By Scott Nishimura

Dallas-Fort Worth and Houston continue to lead the nation's largest metro areas in new jobs and the rate of job growth compared with a year earlier, the Bureau of Labor Statistics said Tuesday.

Total nonfarm employment in the 12-county North Texas area stood at 2,929,700 in April, up 83,100 over April 2010, said the bureau's regional commissioner, Stanley Suchman.

Job growth was up 2.9 percent, compared with 1.1 percent for the U.S.

D-FW and Houston also led the nation's largest metro areas in both categories in March.

North Texas has long been a leader in both job and population growth, and the trend has continued even in the economic downturn. That has helped keep unemployment below national and state averages.

In April, the Fort Worth-Arlington jobless rate dropped to 7.6 percent from 8 percent in March and also a year ago. U.S. unemployment stands at 9 percent.

Employment grew faster in Dallas-Plano-Irving in April, rising 62,900 jobs, or 3.1 percent. Fort Worth-Arlington added 20,200 jobs, up 2.4 percent.

Professional and business services, which were particularly strong in Dallas-Plano-Irving, added 24,700 jobs, up 5.9 percent. That was nearly double the U.S. increase of 3.2 percent.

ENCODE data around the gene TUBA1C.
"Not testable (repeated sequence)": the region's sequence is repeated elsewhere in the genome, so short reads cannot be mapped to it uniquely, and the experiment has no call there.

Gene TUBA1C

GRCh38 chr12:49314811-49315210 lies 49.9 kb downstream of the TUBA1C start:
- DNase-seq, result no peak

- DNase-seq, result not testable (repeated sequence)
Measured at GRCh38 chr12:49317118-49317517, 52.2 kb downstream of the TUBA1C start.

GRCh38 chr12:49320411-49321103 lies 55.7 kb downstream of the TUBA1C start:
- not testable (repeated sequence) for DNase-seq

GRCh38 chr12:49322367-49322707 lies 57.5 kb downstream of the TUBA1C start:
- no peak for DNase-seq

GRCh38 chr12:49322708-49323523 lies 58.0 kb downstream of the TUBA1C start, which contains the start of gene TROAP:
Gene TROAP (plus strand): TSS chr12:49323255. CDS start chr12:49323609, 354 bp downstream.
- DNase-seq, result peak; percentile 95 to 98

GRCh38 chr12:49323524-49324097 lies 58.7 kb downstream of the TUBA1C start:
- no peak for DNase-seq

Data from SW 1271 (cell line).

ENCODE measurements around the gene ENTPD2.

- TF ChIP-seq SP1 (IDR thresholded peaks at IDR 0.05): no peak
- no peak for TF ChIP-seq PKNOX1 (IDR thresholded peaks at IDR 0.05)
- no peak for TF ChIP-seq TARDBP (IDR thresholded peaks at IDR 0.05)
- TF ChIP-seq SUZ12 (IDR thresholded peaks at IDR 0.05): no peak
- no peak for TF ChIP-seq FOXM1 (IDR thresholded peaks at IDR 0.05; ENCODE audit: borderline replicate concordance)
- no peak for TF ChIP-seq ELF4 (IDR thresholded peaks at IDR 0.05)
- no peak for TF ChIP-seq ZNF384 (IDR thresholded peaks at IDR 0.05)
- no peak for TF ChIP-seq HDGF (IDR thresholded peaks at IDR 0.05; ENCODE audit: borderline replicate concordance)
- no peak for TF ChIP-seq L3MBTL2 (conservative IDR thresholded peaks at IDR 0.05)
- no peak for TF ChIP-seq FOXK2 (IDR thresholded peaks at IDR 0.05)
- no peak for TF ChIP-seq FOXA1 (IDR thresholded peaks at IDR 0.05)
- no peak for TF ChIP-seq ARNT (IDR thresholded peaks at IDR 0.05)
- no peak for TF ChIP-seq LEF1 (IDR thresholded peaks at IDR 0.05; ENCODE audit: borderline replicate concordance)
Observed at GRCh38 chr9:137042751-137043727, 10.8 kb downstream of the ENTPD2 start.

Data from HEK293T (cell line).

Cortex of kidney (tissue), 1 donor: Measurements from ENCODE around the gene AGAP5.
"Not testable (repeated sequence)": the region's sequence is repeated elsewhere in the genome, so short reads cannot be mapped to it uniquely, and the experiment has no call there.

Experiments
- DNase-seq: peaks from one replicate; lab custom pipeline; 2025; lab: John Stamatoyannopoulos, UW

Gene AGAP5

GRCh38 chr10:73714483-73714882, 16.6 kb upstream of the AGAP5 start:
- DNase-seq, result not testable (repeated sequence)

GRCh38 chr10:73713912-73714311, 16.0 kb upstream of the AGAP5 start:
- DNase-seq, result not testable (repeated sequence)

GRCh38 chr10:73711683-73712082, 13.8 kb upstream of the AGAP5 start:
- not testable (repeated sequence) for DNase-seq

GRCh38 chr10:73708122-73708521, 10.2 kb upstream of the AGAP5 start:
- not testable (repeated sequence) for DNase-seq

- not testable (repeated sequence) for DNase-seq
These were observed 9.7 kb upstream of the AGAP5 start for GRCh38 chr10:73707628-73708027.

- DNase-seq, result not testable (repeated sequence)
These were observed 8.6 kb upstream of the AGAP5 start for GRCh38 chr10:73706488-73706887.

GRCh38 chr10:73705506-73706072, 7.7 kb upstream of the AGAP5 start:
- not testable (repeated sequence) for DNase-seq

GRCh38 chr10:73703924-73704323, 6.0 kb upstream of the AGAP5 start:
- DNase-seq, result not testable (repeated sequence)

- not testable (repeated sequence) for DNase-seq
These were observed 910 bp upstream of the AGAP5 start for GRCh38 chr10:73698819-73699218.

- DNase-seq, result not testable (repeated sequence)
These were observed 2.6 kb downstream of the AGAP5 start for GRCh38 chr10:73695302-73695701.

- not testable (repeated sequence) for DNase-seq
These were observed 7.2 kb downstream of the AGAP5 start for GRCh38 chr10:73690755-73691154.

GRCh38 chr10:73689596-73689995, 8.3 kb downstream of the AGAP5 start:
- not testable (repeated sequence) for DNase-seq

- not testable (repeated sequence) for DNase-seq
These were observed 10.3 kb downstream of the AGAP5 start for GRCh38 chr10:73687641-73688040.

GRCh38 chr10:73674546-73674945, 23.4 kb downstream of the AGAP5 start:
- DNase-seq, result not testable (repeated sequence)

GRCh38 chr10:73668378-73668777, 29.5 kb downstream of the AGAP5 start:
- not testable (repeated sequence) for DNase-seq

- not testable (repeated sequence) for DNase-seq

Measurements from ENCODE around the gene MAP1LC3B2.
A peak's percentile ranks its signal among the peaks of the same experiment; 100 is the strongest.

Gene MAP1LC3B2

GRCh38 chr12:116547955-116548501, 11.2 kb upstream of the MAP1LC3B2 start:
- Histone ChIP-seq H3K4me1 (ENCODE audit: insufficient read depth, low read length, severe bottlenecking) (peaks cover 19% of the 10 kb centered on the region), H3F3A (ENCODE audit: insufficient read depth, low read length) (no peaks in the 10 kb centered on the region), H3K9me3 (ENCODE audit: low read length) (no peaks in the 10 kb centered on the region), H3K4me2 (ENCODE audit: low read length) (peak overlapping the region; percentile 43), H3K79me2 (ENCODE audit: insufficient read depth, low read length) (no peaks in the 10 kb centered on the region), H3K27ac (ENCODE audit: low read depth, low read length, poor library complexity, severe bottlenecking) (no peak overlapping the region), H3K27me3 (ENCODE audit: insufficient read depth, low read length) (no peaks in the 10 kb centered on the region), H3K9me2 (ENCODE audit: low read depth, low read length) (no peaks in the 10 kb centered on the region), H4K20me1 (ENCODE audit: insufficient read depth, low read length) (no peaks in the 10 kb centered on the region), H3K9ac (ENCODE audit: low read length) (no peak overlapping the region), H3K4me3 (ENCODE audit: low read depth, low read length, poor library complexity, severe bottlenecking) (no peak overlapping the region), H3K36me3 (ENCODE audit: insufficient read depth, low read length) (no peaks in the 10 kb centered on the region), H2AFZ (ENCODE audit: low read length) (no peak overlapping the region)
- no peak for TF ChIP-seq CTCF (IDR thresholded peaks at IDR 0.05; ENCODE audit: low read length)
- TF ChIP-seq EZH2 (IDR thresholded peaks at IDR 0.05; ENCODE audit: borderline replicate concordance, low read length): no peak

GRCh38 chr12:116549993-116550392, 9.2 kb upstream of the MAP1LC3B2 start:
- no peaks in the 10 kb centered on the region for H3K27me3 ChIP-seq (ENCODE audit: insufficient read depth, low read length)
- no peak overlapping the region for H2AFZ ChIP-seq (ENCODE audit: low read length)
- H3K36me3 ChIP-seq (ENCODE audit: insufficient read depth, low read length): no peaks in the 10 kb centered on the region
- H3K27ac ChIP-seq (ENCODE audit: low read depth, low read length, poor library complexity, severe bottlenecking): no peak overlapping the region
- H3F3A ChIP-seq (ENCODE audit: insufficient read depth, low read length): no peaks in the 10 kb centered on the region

Education and health services, including private but not public schools, added 19,600 jobs. Fort Worth-Arlington added 6.4 percent more positions in that category, and Dallas-Plano-Irving added 5.2 percent. The U.S. gain was 2.2 percent.

Trade, transportation and utilities in North Texas added 12,600 jobs, up 2.2 percent, compared with 1.2 percent for the U.S. Mining, logging and construction added 10,300 jobs, up 6.6 percent.

Financial activities added 9,600 jobs, up 4.2 percent, compared with a 0.4 percent loss nationally; leisure and hospitality, 7,500, up 2.7 percent, compared with 1.8 percent for the U.S.; and government, 4,000, up 1 percent, compared with a 1.7 percent U.S. drop. Government includes public schools.

Information lost 5,400 jobs, down 6.8 percent, compared with a U.S. loss of 1.2 percent. Fort Worth-Arlington was down 10.8 percent, and Dallas-Plano-Irving, 5.9 percent.